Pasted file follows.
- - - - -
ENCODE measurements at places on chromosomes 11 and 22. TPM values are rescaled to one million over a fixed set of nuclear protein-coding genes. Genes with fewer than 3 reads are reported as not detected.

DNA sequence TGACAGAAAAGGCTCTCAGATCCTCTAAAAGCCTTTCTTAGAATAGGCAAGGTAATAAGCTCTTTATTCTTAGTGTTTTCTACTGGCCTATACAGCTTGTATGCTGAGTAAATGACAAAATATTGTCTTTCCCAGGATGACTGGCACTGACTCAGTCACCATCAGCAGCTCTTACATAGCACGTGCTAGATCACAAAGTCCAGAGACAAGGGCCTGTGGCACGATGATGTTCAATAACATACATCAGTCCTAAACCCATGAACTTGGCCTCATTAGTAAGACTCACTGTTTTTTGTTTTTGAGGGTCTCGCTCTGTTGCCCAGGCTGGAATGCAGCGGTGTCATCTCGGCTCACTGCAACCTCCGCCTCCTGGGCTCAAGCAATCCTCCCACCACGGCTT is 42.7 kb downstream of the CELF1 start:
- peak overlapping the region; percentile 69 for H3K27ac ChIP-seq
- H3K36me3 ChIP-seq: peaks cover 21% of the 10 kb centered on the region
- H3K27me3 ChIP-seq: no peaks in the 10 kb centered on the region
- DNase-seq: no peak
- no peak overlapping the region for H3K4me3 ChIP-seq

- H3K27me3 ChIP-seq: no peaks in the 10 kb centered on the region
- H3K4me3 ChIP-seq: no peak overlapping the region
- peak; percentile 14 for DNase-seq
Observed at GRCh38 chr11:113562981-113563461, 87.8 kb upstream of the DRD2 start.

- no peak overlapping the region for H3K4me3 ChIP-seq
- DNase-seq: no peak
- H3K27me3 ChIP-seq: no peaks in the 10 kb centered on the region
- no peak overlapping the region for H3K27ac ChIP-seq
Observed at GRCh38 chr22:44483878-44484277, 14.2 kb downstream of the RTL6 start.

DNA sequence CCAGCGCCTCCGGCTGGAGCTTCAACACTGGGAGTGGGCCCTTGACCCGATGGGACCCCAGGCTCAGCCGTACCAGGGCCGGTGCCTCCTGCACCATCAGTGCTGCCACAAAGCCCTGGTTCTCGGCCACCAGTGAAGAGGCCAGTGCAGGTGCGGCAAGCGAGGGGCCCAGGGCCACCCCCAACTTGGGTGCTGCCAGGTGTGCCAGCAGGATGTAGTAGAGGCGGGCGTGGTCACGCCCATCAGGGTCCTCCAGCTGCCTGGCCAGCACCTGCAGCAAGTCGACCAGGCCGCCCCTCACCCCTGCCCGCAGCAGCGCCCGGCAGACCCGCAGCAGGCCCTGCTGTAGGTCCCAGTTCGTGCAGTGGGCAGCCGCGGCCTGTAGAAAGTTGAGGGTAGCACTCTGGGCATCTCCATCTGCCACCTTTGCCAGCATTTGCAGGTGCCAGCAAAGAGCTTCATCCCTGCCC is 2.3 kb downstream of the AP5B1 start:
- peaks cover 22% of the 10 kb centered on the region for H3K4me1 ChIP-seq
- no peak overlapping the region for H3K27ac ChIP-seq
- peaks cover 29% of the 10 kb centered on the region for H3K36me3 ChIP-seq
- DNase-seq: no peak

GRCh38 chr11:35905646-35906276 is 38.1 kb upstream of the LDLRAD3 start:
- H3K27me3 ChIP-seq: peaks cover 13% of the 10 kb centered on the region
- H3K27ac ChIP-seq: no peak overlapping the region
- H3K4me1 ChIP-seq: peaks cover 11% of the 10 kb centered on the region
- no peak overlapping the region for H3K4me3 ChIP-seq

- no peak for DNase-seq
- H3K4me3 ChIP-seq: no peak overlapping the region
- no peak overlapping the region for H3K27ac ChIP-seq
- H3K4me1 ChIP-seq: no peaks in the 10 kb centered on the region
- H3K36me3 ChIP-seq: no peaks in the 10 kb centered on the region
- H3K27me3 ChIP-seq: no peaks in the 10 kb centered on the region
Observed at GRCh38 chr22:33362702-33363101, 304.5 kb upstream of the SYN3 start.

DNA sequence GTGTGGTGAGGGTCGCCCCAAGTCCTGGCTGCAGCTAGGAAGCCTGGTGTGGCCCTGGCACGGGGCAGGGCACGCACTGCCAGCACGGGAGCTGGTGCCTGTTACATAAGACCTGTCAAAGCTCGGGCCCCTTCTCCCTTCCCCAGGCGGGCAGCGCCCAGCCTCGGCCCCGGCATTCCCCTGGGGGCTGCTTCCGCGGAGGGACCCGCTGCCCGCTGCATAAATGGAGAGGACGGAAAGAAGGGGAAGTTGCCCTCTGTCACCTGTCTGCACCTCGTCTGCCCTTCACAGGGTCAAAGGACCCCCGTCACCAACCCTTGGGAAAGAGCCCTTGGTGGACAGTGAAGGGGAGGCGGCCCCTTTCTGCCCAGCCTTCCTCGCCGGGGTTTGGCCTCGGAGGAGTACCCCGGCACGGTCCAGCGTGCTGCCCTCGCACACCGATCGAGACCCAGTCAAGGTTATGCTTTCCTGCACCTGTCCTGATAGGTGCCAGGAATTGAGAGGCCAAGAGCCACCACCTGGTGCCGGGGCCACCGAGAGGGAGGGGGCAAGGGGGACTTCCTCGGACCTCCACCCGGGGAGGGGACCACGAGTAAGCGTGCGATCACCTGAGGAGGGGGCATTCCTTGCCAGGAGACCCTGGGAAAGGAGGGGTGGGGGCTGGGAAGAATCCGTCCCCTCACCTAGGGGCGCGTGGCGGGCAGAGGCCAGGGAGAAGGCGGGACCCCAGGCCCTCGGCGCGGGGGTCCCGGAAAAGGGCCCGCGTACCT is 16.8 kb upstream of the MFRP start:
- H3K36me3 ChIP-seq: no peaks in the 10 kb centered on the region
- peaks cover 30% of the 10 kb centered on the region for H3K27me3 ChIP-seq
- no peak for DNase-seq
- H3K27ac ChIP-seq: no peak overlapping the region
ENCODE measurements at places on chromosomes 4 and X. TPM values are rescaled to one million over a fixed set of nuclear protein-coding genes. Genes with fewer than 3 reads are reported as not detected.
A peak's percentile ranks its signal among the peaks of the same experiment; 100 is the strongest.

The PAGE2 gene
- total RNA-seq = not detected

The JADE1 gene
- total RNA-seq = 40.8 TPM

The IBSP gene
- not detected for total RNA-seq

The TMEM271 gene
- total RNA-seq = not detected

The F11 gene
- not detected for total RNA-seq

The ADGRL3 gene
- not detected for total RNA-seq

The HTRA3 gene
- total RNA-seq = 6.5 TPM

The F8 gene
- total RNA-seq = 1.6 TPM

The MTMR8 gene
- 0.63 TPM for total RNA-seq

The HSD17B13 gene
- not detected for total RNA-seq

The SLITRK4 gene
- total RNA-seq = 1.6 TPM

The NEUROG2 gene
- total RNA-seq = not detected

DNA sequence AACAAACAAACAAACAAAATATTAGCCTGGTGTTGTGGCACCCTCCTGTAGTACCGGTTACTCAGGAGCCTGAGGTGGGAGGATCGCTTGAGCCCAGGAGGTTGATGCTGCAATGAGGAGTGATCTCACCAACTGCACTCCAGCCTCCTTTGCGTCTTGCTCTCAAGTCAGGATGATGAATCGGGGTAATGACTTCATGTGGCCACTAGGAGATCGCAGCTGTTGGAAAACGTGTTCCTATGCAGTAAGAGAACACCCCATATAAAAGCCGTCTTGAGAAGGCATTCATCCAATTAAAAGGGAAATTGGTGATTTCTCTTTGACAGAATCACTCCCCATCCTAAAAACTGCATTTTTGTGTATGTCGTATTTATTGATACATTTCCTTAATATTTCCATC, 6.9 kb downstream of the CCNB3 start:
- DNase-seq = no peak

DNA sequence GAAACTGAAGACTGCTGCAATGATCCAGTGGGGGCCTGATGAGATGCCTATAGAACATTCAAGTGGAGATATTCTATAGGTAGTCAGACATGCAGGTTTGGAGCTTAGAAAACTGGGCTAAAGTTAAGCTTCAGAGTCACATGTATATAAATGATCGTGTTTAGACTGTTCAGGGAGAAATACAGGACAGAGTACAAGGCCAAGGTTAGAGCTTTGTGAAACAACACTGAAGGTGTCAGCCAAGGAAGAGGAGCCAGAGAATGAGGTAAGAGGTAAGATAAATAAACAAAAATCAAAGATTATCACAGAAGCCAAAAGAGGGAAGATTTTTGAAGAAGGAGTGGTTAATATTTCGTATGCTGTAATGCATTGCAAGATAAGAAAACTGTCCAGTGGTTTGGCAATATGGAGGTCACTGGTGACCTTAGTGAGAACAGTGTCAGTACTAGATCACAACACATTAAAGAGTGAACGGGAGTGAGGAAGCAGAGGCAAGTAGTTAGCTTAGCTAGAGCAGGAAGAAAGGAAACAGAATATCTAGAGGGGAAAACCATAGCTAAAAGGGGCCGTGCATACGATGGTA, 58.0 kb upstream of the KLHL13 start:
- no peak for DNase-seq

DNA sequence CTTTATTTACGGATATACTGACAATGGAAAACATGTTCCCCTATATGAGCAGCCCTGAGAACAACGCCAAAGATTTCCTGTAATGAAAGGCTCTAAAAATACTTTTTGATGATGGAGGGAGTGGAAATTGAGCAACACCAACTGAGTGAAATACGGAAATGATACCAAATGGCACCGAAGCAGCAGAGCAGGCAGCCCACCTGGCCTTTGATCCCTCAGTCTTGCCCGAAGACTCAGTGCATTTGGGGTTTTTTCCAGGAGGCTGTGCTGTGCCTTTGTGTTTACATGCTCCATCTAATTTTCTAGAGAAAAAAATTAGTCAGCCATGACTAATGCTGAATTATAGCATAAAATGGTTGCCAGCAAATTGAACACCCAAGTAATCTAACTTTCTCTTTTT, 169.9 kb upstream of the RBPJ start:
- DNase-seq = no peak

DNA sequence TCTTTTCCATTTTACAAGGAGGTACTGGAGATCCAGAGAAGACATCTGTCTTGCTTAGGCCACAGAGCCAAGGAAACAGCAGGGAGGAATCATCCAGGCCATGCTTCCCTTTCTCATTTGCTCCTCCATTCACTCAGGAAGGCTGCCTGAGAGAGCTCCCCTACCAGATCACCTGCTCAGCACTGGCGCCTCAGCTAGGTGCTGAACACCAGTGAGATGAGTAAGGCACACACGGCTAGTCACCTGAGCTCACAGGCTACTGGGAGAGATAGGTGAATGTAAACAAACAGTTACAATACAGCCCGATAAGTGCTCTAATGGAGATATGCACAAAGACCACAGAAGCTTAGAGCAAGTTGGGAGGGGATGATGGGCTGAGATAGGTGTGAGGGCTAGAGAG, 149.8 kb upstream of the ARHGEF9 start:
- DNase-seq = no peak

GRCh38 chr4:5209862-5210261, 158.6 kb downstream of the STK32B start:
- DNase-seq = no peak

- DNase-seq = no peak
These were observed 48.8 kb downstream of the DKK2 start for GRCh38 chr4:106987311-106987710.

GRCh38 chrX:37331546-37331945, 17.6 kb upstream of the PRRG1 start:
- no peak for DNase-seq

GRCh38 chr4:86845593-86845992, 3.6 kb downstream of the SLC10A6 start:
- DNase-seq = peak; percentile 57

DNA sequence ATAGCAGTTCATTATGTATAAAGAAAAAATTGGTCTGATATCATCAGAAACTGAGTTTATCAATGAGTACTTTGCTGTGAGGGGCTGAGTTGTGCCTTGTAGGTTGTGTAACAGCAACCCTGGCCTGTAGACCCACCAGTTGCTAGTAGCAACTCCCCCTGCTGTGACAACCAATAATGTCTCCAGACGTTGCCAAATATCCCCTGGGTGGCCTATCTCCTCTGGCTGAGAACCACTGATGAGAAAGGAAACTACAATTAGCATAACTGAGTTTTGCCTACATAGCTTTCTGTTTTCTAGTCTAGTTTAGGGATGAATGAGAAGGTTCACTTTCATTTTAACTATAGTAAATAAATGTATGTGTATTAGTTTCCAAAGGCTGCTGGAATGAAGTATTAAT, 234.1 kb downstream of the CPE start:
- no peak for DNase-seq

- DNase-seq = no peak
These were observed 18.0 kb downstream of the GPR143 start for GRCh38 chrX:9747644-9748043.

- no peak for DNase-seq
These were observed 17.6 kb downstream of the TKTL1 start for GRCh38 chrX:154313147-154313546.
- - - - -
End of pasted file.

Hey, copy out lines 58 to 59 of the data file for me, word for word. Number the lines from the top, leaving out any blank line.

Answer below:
- 0.63 TPM for total RNA-seq

The HSD17B13 gene